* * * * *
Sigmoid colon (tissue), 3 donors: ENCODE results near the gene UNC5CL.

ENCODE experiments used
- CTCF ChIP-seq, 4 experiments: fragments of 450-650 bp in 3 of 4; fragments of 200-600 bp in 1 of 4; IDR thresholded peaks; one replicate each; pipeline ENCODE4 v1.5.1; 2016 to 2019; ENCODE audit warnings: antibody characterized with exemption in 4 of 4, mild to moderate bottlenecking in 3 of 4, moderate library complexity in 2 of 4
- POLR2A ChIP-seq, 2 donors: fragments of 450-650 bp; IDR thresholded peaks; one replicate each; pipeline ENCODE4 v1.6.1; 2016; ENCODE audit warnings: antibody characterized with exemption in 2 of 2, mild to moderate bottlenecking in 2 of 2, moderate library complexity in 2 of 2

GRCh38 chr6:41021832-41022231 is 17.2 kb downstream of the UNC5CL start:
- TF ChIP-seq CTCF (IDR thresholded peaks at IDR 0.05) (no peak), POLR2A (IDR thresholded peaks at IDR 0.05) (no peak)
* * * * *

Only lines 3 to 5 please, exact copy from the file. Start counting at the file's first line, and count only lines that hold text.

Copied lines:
- CTCF ChIP-seq, 4 experiments: fragments of 450-650 bp in 3 of 4; fragments of 200-600 bp in 1 of 4; IDR thresholded peaks; one replicate each; pipeline ENCODE4 v1.5.1; 2016 to 2019; ENCODE audit warnings: antibody characterized with exemption in 4 of 4, mild to moderate bottlenecking in 3 of 4, moderate library complexity in 2 of 4
- POLR2A ChIP-seq, 2 donors: fragments of 450-650 bp; IDR thresholded peaks; one replicate each; pipeline ENCODE4 v1.6.1; 2016; ENCODE audit warnings: antibody characterized with exemption in 2 of 2, mild to moderate bottlenecking in 2 of 2, moderate library complexity in 2 of 2

GRCh38 chr6:41021832-41022231 is 17.2 kb downstream of the UNC5CL start: